Papatakis gives the film-within-a film and movies-about-moviemaking sub-genres a whole new spin with this anti-establishment tale of a director’s widow Galai (Olga Karlatos) who follows the directions of her missing-in action husband in preparing for her role prior to a pitch session for seed money, in order to complete the half-finished movie about the French occupation of Algeria.
This, however, becomes a ruse, because Galai is seemingly aware that part of her goal is to destroy a faction of the French bourgeoisie – investors and snooty colleagues who treat her as a servant and object of ridicule. Rather than bow to their torments and further humilations, she seeks to cross over from her film role into reality, and make an impact through a real-life act of total destruction.
Whether the film is approachable as an allegory, satire, or harsh critique of French colonialism, Tortura is not for the squeamish, even though it’s neither a gore film nor insane erotic romp.
Galai’s masochistic method acting includes torturing herself to achieve the right scream for her character; doing scene run-throughs with a live bomb; and humiliating herself in sexual poses, plus one act involving digestive expulsions. When she finally shows an assembly of the unfinished films to the batch of snooty investors, two sequences detail a ‘bottle trick’ sequence, and a brutal torture scene which Papatakis films from a high angle in one long take.
These are the film’s most controversial and likely most-talked about elements, but beneath the garish and the profane is a rather brilliant, anarchic, cinematically playful storytelling technique. While not fully linear, Tortura has a coherent plot even though Galai’s reality is never fixed. We also never know if she’s being influenced by real or imagined forces, and whether Papatakis’ film is one big political salvo much in the way of Dusan Makaveyev’s W.R.: Mysteries of the Orgasm (1971) involves the signing decapitated head of a political agitator, or his Sweet Movie (1974) and its excrement dinner.
Tortura isn’t an exercise in surrealism, but more performance art, and Karlatos is brilliant as the tormented actress who gradually loses her mind in what may be a make believe terrorist crusade orchestrated from the grave by her anarchic director / husband Hamidas. It’s a great performance by an actress better known for more commercial genre films – the spaghetti western Keoma (1976), shockers Cyclone (1978) and Lucio Fulci’s Zombie (1979) and Murderock (1984) – and a handful of TV and film appearances, notably Prince’s mother in Purple Rain (1984).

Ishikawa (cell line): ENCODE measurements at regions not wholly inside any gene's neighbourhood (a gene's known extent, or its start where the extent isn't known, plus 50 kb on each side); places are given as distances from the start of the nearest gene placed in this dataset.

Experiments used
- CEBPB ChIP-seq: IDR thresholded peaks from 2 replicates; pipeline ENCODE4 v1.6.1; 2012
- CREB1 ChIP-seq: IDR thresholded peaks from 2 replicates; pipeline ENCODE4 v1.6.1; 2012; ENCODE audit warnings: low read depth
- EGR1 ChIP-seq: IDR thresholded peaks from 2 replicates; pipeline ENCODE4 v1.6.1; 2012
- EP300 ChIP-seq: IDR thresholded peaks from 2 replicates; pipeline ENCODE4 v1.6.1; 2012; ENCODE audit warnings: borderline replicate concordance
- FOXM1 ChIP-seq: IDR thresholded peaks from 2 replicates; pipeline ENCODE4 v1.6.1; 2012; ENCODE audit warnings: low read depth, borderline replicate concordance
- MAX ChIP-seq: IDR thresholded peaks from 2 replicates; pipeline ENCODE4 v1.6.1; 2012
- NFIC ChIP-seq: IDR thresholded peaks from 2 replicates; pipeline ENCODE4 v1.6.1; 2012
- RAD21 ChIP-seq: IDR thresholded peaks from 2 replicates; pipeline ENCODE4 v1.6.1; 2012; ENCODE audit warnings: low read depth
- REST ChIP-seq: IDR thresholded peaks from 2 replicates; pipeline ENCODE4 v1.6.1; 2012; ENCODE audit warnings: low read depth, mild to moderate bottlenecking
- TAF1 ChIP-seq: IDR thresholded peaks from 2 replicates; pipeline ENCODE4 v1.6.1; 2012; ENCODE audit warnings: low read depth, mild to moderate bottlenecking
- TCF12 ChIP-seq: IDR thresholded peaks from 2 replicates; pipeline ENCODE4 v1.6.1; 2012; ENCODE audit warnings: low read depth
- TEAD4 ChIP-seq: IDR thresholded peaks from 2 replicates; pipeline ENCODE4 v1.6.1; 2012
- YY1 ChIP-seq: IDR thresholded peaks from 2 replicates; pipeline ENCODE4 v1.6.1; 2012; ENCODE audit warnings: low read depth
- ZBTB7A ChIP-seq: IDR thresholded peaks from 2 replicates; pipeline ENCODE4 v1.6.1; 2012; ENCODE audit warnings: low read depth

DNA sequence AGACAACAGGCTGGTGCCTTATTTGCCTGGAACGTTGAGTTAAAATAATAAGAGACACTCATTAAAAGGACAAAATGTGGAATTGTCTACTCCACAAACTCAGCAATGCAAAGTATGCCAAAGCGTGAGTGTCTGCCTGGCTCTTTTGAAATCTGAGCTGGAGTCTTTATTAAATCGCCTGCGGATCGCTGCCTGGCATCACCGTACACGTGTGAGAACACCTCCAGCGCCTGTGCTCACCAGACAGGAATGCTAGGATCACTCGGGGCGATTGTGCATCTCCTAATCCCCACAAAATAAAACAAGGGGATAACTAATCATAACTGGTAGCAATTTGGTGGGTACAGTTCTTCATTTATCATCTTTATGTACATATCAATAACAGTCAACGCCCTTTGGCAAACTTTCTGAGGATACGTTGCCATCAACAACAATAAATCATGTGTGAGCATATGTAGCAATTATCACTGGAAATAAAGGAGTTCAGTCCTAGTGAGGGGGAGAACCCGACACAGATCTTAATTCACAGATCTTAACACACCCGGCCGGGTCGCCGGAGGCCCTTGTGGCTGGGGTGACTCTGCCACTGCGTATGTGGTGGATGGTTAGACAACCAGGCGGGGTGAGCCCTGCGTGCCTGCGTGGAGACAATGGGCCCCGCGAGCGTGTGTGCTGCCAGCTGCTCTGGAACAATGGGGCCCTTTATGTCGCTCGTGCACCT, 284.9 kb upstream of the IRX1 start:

As revolting / appalling as the sexual torture may be, it is in context with the character’s shift from actress to terrorist, and Papatakis stages some brilliant sequences. The best is perhaps Galai’s bank bombing run-through, which has both wit and a mounting fear that she may err and blow herself to bits as she works out the correct blocking and performance beats.
Papatakis also makes use of some striking decrepit locations. Galai resides in a bombed out apartment block, and her building is a disintegrating by the second. The production most likely decorated a condemned, derelict building, and the omnipresent decay provides potent subtext in her scenes prior to venturing to France for financial backing. There’s also a few intriguing editorial touches, especially the zoomed-in masking of a notice informing Galai of imminent danger.
Nico Fidenco, no stranger to controversial films – he scored Joe D’Amato’s snuff-centered Emanuelle in America (1977) – wrote an appropriately peculiar score with upbeat cues accentuating Galai’s terrorist actions, and abstract ‘rubbing sounds’ for the bomb montages. In spite of One 7 Movies’ beat-up source print, Frederic Variot’s cinematography is very arresting, accentuating the grunge of Galai’s wretched apartment and the garishness of the ugly upscale Parisian apartment where the film terminates.
Part drama, experimental, and sexploitation, this is not a nice movie, but worth the time for those interested in films designed to provoke audiences with blunt force trauma towards their moral cabinet.